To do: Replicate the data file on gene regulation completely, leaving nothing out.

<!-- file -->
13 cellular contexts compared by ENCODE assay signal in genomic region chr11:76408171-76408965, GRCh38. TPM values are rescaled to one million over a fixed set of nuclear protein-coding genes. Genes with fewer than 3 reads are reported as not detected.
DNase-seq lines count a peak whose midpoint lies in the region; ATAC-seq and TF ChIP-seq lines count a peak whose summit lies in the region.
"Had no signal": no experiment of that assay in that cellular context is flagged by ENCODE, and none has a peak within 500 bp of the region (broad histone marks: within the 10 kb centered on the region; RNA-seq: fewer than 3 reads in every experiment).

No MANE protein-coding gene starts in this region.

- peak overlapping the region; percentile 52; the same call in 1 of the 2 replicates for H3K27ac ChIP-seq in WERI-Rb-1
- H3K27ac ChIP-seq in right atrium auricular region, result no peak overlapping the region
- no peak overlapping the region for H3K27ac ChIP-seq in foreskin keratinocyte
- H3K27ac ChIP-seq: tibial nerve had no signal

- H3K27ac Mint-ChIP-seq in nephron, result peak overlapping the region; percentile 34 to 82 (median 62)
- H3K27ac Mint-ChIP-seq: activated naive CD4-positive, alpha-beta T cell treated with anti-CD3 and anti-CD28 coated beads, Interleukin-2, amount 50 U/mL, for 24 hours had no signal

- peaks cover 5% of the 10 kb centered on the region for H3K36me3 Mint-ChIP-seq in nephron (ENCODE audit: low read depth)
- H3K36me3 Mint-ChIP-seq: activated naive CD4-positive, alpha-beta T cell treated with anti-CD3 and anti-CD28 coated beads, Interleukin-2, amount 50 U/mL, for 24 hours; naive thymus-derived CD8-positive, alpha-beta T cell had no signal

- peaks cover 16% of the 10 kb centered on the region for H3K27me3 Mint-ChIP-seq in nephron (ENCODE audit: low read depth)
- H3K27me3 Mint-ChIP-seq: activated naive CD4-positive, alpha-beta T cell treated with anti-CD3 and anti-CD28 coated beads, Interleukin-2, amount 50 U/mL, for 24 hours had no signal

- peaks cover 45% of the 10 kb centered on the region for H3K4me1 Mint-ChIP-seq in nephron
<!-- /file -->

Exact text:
13 cellular contexts compared by ENCODE assay signal in genomic region chr11:76408171-76408965, GRCh38. TPM values are rescaled to one million over a fixed set of nuclear protein-coding genes. Genes with fewer than 3 reads are reported as not detected.
DNase-seq lines count a peak whose midpoint lies in the region; ATAC-seq and TF ChIP-seq lines count a peak whose summit lies in the region.
"Had no signal": no experiment of that assay in that cellular context is flagged by ENCODE, and none has a peak within 500 bp of the region (broad histone marks: within the 10 kb centered on the region; RNA-seq: fewer than 3 reads in every experiment).

No MANE protein-coding gene starts in this region.

- peak overlapping the region; percentile 52; the same call in 1 of the 2 replicates for H3K27ac ChIP-seq in WERI-Rb-1
- H3K27ac ChIP-seq in right atrium auricular region, result no peak overlapping the region
- no peak overlapping the region for H3K27ac ChIP-seq in foreskin keratinocyte
- H3K27ac ChIP-seq: tibial nerve had no signal

- H3K27ac Mint-ChIP-seq in nephron, result peak overlapping the region; percentile 34 to 82 (median 62)
- H3K27ac Mint-ChIP-seq: activated naive CD4-positive, alpha-beta T cell treated with anti-CD3 and anti-CD28 coated beads, Interleukin-2, amount 50 U/mL, for 24 hours had no signal

- peaks cover 5% of the 10 kb centered on the region for H3K36me3 Mint-ChIP-seq in nephron (ENCODE audit: low read depth)
- H3K36me3 Mint-ChIP-seq: activated naive CD4-positive, alpha-beta T cell treated with anti-CD3 and anti-CD28 coated beads, Interleukin-2, amount 50 U/mL, for 24 hours; naive thymus-derived CD8-positive, alpha-beta T cell had no signal

- peaks cover 16% of the 10 kb centered on the region for H3K27me3 Mint-ChIP-seq in nephron (ENCODE audit: low read depth)
- H3K27me3 Mint-ChIP-seq: activated naive CD4-positive, alpha-beta T cell treated with anti-CD3 and anti-CD28 coated beads, Interleukin-2, amount 50 U/mL, for 24 hours had no signal

- peaks cover 45% of the 10 kb centered on the region for H3K4me1 Mint-ChIP-seq in nephron